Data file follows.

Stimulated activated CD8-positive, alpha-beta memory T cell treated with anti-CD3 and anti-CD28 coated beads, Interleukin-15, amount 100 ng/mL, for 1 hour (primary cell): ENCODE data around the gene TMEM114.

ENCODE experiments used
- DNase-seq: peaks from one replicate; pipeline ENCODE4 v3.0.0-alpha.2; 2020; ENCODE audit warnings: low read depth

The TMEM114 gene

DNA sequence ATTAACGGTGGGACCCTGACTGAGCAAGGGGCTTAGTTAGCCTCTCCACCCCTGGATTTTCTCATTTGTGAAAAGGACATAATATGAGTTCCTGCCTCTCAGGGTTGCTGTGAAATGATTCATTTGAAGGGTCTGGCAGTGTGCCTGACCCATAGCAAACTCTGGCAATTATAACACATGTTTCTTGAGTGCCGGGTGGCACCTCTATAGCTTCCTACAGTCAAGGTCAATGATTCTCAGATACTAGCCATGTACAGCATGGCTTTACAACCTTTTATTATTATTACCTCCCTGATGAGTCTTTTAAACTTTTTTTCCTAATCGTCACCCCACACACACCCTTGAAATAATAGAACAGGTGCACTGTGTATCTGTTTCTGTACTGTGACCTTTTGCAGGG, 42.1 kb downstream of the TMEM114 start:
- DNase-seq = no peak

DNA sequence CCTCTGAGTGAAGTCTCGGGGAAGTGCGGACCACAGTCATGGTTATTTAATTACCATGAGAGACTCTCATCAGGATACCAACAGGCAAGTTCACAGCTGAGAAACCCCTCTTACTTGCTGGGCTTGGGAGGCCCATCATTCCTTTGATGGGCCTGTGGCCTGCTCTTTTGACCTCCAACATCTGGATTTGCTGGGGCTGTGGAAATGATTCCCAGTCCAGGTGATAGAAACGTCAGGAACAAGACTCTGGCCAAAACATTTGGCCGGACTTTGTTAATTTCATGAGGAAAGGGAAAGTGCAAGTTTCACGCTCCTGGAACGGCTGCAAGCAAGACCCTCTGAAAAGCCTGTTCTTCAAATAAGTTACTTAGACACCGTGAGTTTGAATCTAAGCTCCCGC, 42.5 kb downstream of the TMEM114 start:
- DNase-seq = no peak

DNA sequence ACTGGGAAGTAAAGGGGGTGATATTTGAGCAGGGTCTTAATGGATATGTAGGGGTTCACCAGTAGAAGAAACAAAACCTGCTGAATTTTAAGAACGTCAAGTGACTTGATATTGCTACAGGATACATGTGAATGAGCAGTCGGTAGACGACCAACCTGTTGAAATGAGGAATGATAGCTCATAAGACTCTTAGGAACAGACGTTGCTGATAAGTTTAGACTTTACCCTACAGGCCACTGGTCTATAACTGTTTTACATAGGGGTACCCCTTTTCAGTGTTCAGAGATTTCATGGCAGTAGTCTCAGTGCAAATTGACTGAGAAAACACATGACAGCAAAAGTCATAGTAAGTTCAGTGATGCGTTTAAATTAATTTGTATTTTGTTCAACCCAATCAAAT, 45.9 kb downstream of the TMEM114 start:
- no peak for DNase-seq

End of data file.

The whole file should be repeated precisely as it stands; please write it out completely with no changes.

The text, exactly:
Stimulated activated CD8-positive, alpha-beta memory T cell treated with anti-CD3 and anti-CD28 coated beads, Interleukin-15, amount 100 ng/mL, for 1 hour (primary cell): ENCODE data around the gene TMEM114.

ENCODE experiments used
- DNase-seq: peaks from one replicate; pipeline ENCODE4 v3.0.0-alpha.2; 2020; ENCODE audit warnings: low read depth

The TMEM114 gene

DNA sequence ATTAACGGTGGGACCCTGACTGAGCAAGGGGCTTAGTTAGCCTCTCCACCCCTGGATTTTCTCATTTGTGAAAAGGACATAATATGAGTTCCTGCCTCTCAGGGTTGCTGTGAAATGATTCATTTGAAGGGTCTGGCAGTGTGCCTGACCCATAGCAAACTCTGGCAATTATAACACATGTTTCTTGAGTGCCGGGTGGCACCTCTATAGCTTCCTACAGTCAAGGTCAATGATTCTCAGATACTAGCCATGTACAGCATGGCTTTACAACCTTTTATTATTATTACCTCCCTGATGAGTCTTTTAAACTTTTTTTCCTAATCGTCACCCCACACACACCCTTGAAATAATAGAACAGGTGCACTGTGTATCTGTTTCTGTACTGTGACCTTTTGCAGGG, 42.1 kb downstream of the TMEM114 start:
- DNase-seq = no peak

DNA sequence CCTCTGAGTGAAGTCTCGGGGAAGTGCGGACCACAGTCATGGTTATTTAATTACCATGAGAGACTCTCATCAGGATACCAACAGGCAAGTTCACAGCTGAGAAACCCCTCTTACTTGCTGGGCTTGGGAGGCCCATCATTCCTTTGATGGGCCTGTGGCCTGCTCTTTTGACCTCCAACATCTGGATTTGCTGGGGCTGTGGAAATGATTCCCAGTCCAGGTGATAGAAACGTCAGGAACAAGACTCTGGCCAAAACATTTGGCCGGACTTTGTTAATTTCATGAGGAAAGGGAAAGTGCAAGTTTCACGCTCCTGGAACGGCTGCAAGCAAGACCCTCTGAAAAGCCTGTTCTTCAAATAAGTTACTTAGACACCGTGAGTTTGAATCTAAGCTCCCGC, 42.5 kb downstream of the TMEM114 start:
- DNase-seq = no peak

DNA sequence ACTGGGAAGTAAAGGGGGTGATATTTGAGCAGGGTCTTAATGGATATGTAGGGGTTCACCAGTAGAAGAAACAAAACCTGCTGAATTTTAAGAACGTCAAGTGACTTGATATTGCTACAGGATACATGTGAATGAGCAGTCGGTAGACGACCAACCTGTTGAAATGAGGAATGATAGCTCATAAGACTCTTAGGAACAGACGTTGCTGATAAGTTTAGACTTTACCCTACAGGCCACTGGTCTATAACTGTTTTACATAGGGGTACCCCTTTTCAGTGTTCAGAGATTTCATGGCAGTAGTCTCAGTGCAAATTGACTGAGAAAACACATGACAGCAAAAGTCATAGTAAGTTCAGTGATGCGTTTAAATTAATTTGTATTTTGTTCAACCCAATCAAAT, 45.9 kb downstream of the TMEM114 start:
- no peak for DNase-seq